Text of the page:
SULAIMANI (ESTA) — Turkey’s annual inflation ratio soared to a fresh 24-year high of 80.21% in August after an expected move by the central bank, cutting interest rates and stoking a nearly year-long cost-of-living crisis.
Inflation has raced higher since last autumn when the central bank gradually cut its policy rate by 500 basis points to 14%, in an unorthodox easing cycle sought by President Tayyip Erdogan that set off a lira crisis.
Despite expectations that inflation will remain lofty, the bank cut rates by another 100 basis points last month to 13%, citing a slowing economy.
Last month’s reading was the highest since 81.4% in August 1998, when Turkey was battling to end a decade of chronically high inflation, according to data.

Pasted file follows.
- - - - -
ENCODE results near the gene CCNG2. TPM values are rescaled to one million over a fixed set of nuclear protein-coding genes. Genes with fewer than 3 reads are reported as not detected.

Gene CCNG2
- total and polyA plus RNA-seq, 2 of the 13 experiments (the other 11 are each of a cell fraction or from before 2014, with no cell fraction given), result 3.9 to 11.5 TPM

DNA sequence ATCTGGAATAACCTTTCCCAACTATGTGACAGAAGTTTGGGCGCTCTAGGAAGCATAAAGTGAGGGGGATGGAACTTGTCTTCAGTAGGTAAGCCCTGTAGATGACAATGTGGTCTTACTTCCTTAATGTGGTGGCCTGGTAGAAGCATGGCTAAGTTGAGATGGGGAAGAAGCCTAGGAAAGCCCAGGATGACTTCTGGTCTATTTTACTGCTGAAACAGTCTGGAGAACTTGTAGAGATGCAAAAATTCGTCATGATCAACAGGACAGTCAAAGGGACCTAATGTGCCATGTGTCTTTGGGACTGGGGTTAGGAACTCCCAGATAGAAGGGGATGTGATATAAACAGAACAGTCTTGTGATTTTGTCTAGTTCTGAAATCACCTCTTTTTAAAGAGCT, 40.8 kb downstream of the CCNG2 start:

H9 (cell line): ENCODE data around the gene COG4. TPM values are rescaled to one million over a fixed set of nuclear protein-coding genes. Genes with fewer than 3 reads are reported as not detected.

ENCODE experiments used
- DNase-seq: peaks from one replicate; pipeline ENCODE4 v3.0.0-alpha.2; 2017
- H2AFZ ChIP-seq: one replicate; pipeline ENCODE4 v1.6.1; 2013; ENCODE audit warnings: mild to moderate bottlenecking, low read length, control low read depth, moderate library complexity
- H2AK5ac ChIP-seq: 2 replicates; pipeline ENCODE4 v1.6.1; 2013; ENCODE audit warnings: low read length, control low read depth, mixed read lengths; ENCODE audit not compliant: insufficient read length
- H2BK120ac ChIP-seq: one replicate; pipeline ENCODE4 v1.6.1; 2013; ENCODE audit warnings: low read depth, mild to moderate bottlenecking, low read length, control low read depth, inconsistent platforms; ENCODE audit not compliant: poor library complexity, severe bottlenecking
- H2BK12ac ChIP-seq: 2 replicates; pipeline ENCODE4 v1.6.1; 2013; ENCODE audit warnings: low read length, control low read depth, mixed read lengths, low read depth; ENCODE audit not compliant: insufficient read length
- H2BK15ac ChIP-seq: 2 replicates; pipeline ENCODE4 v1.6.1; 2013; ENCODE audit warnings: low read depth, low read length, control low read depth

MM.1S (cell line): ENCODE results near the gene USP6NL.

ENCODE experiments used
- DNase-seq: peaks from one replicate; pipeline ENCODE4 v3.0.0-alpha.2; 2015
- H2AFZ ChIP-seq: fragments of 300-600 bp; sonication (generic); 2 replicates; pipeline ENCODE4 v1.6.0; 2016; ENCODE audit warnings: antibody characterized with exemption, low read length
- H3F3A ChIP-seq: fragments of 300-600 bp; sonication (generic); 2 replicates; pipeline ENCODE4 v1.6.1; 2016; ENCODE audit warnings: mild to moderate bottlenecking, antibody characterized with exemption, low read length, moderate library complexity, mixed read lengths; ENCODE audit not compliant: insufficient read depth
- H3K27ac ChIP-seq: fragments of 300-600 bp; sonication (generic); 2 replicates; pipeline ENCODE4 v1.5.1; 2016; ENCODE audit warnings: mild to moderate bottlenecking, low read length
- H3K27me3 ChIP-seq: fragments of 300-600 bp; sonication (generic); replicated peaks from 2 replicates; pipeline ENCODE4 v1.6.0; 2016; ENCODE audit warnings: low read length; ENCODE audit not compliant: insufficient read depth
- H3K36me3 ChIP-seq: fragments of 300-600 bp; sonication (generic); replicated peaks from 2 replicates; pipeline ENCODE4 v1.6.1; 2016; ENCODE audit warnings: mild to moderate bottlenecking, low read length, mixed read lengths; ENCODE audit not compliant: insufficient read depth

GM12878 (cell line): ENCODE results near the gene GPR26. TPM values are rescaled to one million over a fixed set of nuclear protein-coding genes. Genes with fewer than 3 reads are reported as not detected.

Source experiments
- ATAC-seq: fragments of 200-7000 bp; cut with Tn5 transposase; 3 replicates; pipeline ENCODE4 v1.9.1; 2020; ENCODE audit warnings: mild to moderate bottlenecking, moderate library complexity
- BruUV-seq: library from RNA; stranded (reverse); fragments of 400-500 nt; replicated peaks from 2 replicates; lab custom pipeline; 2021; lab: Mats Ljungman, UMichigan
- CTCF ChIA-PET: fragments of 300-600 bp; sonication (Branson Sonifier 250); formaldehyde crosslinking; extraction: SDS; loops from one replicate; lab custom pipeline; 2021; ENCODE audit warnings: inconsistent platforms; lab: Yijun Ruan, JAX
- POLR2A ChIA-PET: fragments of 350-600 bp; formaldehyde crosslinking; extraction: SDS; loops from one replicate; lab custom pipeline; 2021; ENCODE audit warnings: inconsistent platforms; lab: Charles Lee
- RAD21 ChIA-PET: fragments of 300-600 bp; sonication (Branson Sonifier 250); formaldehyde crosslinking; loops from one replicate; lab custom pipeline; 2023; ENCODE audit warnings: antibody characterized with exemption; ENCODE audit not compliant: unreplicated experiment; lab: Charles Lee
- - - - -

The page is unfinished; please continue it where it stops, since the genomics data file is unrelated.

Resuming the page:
The domestic producer price index rose 2.41% month-on-month in August for an annual rise of 143.75%.
The highest annual inflation was seen in transportation, where prices rose 116.87% year-on-year, despite prices in the sector dropping 1.78% month-on-month. In the key food and non-alcoholic drinks sector, prices jumped 90.25%.
Finance Minister Nureddin Nebati said that while major global economies were concerned about recession at the same time as inflation rises, Turkey was continuing its “fight against inflation without stopping investment and production”.
(Esta Media Network/Reuters)